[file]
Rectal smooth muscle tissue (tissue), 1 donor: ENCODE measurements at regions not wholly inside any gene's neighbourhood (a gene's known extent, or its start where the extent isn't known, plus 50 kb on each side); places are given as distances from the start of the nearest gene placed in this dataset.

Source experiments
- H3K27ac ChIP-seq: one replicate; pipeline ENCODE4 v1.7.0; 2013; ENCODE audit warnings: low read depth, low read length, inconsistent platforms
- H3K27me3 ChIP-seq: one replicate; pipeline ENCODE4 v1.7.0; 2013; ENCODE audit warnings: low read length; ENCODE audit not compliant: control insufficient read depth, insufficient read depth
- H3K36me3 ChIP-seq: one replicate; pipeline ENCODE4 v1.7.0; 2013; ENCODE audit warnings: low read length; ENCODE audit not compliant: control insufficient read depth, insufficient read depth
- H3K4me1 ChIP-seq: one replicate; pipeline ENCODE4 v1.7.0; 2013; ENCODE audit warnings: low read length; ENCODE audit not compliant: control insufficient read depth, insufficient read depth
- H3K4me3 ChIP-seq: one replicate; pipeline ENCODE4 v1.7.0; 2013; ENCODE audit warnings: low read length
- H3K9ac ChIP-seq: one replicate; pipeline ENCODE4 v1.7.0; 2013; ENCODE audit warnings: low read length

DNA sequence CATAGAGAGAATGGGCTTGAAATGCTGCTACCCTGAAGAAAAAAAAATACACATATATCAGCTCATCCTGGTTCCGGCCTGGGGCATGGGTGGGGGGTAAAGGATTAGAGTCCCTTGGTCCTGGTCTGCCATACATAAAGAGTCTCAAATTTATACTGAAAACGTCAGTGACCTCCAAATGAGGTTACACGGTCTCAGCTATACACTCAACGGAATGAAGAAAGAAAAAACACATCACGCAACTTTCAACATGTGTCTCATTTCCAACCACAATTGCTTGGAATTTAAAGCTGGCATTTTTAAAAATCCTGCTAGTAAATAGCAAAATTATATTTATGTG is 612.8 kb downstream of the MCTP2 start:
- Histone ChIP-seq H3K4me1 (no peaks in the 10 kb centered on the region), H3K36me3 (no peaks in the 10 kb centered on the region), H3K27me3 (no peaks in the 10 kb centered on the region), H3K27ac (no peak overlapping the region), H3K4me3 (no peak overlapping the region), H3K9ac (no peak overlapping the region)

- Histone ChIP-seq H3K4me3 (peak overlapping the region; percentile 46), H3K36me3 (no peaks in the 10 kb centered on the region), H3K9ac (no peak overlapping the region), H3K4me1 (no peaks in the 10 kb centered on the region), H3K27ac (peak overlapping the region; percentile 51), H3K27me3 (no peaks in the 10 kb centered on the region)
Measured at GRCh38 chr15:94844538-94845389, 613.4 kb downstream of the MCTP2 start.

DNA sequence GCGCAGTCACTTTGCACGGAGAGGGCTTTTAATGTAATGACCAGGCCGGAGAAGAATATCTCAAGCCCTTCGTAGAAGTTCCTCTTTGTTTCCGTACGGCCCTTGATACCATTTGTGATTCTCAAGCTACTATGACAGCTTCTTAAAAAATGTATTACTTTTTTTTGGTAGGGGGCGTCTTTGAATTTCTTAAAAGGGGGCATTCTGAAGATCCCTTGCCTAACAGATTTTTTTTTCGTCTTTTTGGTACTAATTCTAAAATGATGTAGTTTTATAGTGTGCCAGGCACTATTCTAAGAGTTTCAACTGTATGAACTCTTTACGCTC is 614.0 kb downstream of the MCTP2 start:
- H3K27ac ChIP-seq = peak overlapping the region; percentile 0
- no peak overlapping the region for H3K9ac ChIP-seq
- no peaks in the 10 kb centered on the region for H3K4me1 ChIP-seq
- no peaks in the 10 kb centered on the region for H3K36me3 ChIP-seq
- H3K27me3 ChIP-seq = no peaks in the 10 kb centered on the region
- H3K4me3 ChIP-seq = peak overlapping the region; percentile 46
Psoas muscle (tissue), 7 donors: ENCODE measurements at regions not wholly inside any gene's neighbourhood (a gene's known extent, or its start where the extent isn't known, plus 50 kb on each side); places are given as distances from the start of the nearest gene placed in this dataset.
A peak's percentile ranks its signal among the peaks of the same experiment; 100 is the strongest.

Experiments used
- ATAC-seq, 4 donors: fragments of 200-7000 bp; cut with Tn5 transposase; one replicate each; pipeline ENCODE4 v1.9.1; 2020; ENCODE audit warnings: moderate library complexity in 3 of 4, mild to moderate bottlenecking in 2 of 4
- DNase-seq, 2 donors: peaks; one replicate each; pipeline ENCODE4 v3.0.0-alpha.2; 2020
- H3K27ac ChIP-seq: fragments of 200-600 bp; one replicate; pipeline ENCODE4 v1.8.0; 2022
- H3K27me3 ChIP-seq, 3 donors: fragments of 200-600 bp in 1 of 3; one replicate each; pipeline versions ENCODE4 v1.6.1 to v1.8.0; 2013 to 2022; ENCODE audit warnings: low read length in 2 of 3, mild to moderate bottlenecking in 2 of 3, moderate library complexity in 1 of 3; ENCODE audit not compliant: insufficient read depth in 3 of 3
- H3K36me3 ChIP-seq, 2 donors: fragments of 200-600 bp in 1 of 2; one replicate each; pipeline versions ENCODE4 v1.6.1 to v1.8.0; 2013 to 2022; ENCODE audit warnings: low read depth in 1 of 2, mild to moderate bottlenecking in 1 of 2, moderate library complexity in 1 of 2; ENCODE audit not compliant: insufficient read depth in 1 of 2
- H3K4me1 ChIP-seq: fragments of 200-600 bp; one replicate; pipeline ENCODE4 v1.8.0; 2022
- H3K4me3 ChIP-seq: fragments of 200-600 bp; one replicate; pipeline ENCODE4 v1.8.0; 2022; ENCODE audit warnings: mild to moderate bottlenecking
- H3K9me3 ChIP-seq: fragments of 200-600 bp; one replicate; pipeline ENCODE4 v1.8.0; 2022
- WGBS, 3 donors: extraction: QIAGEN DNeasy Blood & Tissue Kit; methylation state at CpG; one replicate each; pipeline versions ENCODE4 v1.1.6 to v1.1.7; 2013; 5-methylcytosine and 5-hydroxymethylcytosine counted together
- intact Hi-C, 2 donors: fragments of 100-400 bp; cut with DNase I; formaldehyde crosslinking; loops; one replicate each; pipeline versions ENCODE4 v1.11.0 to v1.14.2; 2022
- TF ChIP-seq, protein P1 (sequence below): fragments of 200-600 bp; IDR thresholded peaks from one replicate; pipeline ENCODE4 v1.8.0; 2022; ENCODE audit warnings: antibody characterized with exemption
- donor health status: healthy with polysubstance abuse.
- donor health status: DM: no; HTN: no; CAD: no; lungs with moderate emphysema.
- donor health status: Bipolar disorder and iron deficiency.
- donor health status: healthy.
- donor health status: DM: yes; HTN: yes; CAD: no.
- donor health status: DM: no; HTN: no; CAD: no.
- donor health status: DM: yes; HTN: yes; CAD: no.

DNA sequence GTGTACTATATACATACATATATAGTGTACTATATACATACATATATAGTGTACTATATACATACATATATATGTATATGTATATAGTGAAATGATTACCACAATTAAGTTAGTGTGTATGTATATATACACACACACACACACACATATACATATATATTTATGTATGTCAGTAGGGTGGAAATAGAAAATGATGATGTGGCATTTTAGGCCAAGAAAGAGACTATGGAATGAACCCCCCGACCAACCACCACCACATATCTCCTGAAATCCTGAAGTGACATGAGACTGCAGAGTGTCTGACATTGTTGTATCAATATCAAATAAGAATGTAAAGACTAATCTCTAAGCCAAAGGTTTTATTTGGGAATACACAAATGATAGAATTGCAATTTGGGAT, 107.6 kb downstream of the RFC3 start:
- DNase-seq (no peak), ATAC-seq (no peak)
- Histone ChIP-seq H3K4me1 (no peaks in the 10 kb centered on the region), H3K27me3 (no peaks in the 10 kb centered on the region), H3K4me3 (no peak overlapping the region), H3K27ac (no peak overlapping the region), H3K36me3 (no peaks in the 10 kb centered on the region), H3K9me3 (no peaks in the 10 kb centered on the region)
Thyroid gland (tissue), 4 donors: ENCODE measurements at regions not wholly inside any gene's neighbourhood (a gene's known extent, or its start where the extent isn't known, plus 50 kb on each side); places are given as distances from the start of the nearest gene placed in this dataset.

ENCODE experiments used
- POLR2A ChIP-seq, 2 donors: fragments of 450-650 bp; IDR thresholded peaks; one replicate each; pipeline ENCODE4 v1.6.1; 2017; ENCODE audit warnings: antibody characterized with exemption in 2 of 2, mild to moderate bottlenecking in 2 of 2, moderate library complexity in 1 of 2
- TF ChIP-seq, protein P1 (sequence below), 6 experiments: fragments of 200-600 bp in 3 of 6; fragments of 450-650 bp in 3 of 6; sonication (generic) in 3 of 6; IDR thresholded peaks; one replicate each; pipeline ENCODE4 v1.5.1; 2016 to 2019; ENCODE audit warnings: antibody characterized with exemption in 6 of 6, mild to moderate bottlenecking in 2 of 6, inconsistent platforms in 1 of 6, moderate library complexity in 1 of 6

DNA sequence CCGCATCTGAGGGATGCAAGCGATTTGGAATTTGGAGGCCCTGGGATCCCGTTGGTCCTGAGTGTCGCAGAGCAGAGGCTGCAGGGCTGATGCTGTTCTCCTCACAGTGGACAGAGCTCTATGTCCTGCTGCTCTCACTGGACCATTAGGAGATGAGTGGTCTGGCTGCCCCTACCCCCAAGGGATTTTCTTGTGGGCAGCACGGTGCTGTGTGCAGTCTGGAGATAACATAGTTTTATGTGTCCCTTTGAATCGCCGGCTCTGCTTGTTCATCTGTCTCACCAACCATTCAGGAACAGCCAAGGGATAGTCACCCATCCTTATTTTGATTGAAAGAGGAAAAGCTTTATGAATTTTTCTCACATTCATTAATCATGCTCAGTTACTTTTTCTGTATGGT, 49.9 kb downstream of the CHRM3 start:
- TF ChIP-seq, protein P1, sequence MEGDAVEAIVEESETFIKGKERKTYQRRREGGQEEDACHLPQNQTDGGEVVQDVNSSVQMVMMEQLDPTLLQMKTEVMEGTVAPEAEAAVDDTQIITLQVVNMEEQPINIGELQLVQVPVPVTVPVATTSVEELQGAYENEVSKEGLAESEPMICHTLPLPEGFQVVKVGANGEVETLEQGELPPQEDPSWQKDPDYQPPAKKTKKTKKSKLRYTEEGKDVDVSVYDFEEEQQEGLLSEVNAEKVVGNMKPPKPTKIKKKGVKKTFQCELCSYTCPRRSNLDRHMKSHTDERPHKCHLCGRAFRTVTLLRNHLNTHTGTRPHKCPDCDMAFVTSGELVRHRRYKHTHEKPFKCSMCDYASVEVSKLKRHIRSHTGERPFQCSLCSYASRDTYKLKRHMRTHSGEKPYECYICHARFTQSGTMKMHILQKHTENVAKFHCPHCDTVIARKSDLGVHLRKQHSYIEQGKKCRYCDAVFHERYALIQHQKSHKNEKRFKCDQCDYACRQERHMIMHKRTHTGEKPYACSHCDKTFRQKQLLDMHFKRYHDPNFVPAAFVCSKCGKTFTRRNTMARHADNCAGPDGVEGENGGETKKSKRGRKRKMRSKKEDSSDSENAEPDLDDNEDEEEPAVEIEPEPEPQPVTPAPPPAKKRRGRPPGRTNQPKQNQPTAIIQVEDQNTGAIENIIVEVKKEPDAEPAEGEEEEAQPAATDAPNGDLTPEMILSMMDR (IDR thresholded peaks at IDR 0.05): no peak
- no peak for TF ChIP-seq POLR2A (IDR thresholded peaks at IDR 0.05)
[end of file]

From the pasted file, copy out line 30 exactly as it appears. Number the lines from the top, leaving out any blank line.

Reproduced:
- H3K9me3 ChIP-seq: fragments of 200-600 bp; one replicate; pipeline ENCODE4 v1.8.0; 2022